BG woman was WWII ‘Molly Pitcher’ PDF Print E-mail
Written by KAREN NADLER COTA Sentinel Lifestyles Editor   
Thursday, 31 January 2013 10:59
Ruth Hoffman speaks to a group on the campus of Bowling Green State University. (Photo: J.D. Pooley/Sentinel-Tribune)
A century and a half before there was Rosie the Riveter there was “Molly Pitcher,” a Revolutionary War heroine who took over her husband’s place at a cannon after he fell wounded at the Battle of Monmouth.
Bowling Green’s own Ruth Hoffman was immortalized as “Molly Pitcher, 1944” in a famous poster produced by the Pennsylvania Railroad to honor women who had taken over vital jobs in the railroad industry left vacant when the men went off to fight in World War II.
On Wednesday Hoffman, 88, was the guest of honor at the Bowling Green State University Women’s Center. There she told the story of her war work to four generations packed into the room to witness her donating the framed poster in which she is featured to the center for permanent exhibition.
Working in the rough — even dangerous — railroad yard was as far as it was possible to get from Ruth Hilger’s pre-war life as a Philadelphia high school student.
But when a visiting neighbor mentioned, “We need people on the railroad; we are losing men rapidly” to the war, 17 or 18-year-old Ruth piped up: “I know someone.”
She meant herself.
After she was hired her mother didn’t say much, but her father was appalled. “No young lady works on the railroad,” he told her.
“I ain’t no lady,” she shot back, and ran from the room.
“We didn’t talk like that, and certainly not to our parents,” Hoffman says now, but at the time she was determined to keep her unlikely job even as she began her studies at Temple University.
Audience members look over a WWII poster that Ruth Hoffman donated to the BGSU Women's Center.
She realized she’d have to wear slacks on the job, something unheard of for women. The big shock that first week was being asked to come to work on a Saturday. But soon she found herself working shifts as long as 16 hours, from 8 p.m. until 12 the next afternoon, in pouring rain and freezing snow, alongside older men of every possible ethnicity and background.
Initially she was given a job working in a switching tower, where she had the responsibility for “directing cars off the hump” in what was, at the time, the largest freight yard in the world.
Eventually she asked her superiors for a job considered even more “man’s work.”
“I said ‘let me try the (manual) switching outside. I think I would like that better than being in a tower.’”
She got her wish.
“You use an oil lamp and swing it to get the trains to stop,” Hoffman said, explaining how a signalman’s job worked.
She often had to walk five or 10 minutes to reach an outlying work site.
“Sometimes I would run up and grab hold and swing onto a (moving) train engine” to save herself a long walk. It was more dangerous than she wanted to admit.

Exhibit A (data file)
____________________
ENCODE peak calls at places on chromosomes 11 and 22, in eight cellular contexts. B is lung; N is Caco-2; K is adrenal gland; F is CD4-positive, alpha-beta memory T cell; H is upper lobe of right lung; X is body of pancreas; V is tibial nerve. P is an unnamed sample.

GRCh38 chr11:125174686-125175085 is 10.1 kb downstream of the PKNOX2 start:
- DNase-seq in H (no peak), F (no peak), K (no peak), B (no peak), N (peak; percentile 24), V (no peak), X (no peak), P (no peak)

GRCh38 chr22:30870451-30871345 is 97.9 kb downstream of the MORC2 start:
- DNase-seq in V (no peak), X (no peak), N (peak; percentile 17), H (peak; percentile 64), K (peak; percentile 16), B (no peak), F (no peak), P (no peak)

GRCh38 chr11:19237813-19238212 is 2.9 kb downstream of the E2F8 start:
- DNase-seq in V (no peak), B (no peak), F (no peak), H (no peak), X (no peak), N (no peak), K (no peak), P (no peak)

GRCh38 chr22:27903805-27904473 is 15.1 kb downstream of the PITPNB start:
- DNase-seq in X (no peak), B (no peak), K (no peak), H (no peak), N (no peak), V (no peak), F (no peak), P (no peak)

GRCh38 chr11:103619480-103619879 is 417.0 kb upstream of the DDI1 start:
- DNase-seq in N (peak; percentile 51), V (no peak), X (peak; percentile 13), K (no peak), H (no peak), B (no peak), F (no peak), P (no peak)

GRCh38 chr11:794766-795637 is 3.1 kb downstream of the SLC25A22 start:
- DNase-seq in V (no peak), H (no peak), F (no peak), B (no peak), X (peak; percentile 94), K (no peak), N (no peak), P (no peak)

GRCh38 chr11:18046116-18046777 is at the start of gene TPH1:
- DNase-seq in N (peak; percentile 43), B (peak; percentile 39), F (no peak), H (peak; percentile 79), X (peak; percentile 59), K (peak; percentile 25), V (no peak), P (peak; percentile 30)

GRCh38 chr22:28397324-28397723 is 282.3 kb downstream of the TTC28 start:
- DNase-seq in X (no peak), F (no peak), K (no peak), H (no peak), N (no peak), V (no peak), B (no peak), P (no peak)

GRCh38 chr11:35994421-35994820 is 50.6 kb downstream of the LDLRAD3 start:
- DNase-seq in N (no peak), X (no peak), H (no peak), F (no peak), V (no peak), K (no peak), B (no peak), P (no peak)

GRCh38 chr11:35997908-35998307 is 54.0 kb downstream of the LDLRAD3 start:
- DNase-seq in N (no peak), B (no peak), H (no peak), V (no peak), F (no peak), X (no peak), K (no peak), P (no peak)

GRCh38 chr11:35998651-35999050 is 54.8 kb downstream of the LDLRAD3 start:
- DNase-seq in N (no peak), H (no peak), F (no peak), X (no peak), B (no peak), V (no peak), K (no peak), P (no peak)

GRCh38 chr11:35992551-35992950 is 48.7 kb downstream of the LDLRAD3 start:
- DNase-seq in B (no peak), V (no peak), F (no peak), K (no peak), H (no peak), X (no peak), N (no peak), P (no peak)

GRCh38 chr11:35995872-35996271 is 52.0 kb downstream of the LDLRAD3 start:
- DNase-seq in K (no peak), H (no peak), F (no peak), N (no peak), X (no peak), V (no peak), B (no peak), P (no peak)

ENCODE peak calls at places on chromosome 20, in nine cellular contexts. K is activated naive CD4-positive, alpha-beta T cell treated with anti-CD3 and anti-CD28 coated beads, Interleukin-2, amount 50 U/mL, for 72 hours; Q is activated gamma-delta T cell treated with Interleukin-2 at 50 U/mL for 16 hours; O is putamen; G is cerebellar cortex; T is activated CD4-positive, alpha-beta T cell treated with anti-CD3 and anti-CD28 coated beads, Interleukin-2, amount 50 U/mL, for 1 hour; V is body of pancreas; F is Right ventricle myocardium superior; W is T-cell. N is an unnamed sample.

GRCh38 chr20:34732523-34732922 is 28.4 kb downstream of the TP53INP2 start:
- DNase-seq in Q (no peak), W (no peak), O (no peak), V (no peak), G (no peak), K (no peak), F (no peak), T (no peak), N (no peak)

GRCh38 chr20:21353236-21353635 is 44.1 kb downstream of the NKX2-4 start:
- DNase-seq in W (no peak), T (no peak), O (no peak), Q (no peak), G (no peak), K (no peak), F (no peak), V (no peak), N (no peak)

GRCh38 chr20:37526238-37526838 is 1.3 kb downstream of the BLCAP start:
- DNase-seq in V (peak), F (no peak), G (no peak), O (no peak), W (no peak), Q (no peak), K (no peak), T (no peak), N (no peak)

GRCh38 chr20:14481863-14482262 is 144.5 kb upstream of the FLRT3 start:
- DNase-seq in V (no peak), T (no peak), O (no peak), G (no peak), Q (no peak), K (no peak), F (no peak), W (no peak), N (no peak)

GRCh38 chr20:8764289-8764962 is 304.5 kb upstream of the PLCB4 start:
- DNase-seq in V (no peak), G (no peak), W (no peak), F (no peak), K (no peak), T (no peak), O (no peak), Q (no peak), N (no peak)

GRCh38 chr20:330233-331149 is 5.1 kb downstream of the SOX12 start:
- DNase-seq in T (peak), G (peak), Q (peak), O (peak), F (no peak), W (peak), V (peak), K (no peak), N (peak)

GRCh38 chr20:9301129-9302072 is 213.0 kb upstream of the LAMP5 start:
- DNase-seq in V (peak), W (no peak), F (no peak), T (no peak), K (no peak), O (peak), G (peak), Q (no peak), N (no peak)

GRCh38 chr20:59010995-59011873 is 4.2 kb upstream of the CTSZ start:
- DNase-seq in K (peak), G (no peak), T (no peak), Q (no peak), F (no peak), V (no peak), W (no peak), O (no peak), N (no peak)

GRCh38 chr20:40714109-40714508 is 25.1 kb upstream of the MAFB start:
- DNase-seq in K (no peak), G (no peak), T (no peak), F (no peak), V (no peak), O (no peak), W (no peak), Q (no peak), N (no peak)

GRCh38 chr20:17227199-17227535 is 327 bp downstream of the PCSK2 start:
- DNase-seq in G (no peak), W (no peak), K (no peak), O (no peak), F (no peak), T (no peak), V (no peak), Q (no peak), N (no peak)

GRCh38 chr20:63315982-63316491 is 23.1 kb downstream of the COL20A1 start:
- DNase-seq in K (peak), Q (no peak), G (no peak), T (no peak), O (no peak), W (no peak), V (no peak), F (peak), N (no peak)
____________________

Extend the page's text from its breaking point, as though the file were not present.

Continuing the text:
“To get off a train car you swing your body so it’s going in the same direction as the train.”
One night she was conversing with a fellow railroad employee for several minutes “and all of a sudden he said ‘You’re a girl,’ and he ran out.”
Like most all females in the 1940s, she wore her hair long. For her job, “I wrapped up my hair, put a bandanna around it and a railroad cap over it and you couldn’t tell.”
Hoffman says she never even had an inkling that she was being used as the model for the iconic female railroad worker in the 1944 poster.
Ruth Hoffman is shown in the WWII Pennsylvania Railroad poster on the left as ‘Molly Pitcher.’
“One day they said ‘do you mind if we take a picture of you throwing the switch?’”
Pointing at the determined-looking young female dominating the poster, Hoffman now says, “That’s exactly how I looked, except my jacket was denim, not leather.”
Below the artwork is script: “More than 48,000 experienced Pennsylvania Railroad men have entered our armed forces,” it reads. “Yet wartime’s usual needs for railroad service are being met ... thanks in great part to more than 23,000 women who have rallied to the emergency. From colleges, high schools and homes, these women — after intensive training — are winning the wholehearted applause of the traveling public. You see them working as trainmen, in ticket and station masters’ offices and information bureaus, as platform ushers, in dining car service, yes even in baggage rooms, train dispatchers’ offices, in shops and yards and as section hands.
“The Pennsylvania Railroad proudly salutes these Molly Pitchers who so gallantly fill the breach left by their fighting brothers in arms.”
By spending the war years with the railroad, Hoffman “made her own path in life, never even noticing the more constricted path laid out for her,” points out Ann Bowers, BGSU Jerome Library archivist, who gave the audience an overview of the explosion of women into the U.S. labor force from 1940 to 1945.
In all, 5 to 6 million women took jobs outside the home, often in factories.
The era’s patriotic government propaganda “reflected the ‘necessity’ of women working, avenging the real or likely deaths of husbands and sons, and helping to end the war,” Bowers said.
“For example, we are all familiar with the propaganda-created woman worker — Rosie the Riveter. A Rosie song included the following: “Rosie’s got a boyfriend, Charlie; Charlie, he’s a Marine. Rosie is protecting Charlie, Working overtime on the riveting machine.”
Hoffman, a real-life Rosie, didn’t have a “Charlie” at the time. It wasn’t until she was 39 years old that she married Wes Hoffman, who went on to serve as mayor of Bowling Green from 1992 to 1999. Ruth, retired from the university library, finished out her career in public service as the city’s “first lady.”
Last Updated on Thursday, 31 January 2013 12:08

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